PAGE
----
David Warner, who played Henry VI in Peter Hall and John Barton’s landmark RSC production of The Wars of the Roses in 1963, has died aged 80.
Broadcast by the BBC in 1965 and released on DVD and download by Illuminations in 2016, the iconic close-up of Warner as Henry VI adorns the cover of our DVD release, The Wars of the Roses, which can be purchased from the Film Shop.
Warner’s early success with The Wars of the Roses was followed by another collaboration with Peter Hall: a radical interpretation of Hamlet at the RSC in 1965 that saw the young Danish prince become a very modern student complete with spectacles, Aran sweater, and long red scarf. In 2001 the Telegraph proclaimed him, “the finest Hamlet of his generation”.
Warner’s early success in the theatre led inevitably to a move into film. However, despite his good looks, he was never cast in a traditional leading role and this was perhaps best summed up by Warner himself when, at the ripe old age of 24 he said, “I’m really a character actor, an old man actor.” Warner went on to star in films such as The Omen, and The French Lieutenant’s Woman, worked with Alain Resnais in Providence, and starred in three films for Sam Peckinpah including, The Ballad of Cable Hogue, Straw Dogs, and Cross of Iron.
In 1972, during the production of I, Claudius and David Hare’s, The Great Exhibition, Warner suffered from stage fright and withdrew from the theatre for another 30 years. His later return to the stage was in a Broadway revival of George Bernard Shaw’s Major Barbara as Andrew Undershaft.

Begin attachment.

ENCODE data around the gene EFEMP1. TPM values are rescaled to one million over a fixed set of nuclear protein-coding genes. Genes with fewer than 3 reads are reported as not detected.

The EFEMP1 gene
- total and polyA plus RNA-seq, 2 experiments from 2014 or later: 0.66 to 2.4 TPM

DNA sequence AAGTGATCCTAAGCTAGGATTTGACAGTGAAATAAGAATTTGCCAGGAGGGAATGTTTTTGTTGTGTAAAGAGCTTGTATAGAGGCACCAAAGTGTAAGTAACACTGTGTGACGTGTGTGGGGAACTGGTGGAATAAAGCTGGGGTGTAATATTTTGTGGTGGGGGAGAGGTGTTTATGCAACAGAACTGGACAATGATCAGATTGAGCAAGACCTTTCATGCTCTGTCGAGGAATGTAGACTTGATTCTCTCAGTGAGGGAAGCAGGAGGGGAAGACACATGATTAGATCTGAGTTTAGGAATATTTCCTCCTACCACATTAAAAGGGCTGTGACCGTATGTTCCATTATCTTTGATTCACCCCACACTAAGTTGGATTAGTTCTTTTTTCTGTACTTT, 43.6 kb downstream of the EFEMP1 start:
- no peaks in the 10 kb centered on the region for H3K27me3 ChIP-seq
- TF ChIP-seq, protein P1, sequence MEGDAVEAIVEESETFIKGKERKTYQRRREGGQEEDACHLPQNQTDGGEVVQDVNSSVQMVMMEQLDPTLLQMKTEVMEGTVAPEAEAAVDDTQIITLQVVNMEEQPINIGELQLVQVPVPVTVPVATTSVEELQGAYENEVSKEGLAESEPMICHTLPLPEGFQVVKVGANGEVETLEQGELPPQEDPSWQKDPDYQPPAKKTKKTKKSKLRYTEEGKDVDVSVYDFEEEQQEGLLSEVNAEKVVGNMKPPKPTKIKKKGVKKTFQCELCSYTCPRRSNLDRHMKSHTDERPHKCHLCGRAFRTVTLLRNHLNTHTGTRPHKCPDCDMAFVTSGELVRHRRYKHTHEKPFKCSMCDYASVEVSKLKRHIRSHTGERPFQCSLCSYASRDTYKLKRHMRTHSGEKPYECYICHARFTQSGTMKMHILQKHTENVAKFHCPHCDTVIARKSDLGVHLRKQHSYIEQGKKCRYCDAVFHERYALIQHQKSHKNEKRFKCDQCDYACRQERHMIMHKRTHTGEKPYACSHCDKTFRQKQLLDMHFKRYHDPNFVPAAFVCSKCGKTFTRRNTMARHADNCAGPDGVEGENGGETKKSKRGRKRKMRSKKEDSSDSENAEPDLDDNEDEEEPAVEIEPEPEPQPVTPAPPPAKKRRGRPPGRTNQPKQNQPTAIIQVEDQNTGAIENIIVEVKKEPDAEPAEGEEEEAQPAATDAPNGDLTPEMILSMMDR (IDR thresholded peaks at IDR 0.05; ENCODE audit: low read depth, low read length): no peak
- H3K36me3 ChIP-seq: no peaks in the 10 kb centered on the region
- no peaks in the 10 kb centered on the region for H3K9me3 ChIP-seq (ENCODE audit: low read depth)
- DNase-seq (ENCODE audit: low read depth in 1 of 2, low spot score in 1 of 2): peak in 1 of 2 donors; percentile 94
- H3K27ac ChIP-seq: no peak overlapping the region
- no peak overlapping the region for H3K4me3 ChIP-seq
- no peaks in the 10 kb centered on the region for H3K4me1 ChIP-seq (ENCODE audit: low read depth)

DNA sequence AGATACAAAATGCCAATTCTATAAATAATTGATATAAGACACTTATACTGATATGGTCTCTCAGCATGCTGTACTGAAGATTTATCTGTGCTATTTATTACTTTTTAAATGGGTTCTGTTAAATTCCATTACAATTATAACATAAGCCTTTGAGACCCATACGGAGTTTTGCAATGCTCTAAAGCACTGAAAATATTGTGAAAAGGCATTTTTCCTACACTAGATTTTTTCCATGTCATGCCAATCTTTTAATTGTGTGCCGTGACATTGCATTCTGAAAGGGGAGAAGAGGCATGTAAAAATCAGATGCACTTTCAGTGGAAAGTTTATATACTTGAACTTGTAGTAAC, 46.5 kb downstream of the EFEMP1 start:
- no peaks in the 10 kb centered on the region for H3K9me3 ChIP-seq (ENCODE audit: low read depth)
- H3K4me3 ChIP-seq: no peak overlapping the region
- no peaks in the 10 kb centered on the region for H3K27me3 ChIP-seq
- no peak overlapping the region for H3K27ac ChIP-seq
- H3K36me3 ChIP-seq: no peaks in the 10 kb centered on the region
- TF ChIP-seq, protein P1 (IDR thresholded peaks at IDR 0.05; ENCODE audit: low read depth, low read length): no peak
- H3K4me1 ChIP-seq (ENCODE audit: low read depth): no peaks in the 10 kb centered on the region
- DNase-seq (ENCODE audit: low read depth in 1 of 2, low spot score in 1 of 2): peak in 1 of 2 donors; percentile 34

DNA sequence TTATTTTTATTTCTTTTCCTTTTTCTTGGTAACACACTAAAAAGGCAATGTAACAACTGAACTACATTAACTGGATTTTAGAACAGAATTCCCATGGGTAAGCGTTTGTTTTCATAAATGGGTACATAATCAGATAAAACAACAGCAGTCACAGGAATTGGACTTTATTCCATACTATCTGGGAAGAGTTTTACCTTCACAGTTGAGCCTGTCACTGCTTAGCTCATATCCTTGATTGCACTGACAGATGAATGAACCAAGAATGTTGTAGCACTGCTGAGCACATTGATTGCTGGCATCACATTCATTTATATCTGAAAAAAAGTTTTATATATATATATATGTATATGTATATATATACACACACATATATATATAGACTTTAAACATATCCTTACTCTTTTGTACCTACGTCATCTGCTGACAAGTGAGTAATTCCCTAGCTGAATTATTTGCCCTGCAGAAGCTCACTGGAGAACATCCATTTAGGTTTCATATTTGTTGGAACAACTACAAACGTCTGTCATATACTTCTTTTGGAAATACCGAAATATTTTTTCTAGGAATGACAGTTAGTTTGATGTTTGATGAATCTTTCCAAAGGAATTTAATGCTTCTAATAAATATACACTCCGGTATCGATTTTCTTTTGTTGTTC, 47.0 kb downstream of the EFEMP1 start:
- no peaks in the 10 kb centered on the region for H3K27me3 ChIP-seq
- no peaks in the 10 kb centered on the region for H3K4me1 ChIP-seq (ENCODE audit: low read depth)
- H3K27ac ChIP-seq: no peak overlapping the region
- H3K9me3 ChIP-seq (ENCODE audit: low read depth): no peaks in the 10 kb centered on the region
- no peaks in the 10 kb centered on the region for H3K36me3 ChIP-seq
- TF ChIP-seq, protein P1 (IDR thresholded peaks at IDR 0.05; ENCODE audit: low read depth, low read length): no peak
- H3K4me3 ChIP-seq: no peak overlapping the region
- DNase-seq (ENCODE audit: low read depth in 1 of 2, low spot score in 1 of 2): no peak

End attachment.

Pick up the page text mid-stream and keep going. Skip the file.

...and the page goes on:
The actor’s later work on the big screen displayed a suitably eclectic and kooky filmography. Warner was often cast as the villain, such as in James Cameron’s blockbuster, Titanic. He starred as two different characters in two Star Trek films, Star Trek V: The Final Frontier and Star Trek VI: The Undiscovered Country, with the latter film’s subtitle originating from Hamlet and including the line, “You’ve not experienced Shakespeare until you have read him in the original Klingon.”
Other later roles included Scream 2, Tim Burton’s much-maligned reboot of The Planet of the Apes, and Teenage Mutant Ninja Turtles II: The Secret of the Ooze. On the latter film, Warner remarked, “Now, at last, I can look [my child’s] friends in the face. When they ask me, ‘What do you do?’, I don’t have to say, ‘I’ve done a bit of Shakespeare, a bit of Chekhov.’ I can say I was in Teenage Mutant Ninja Turtles II.”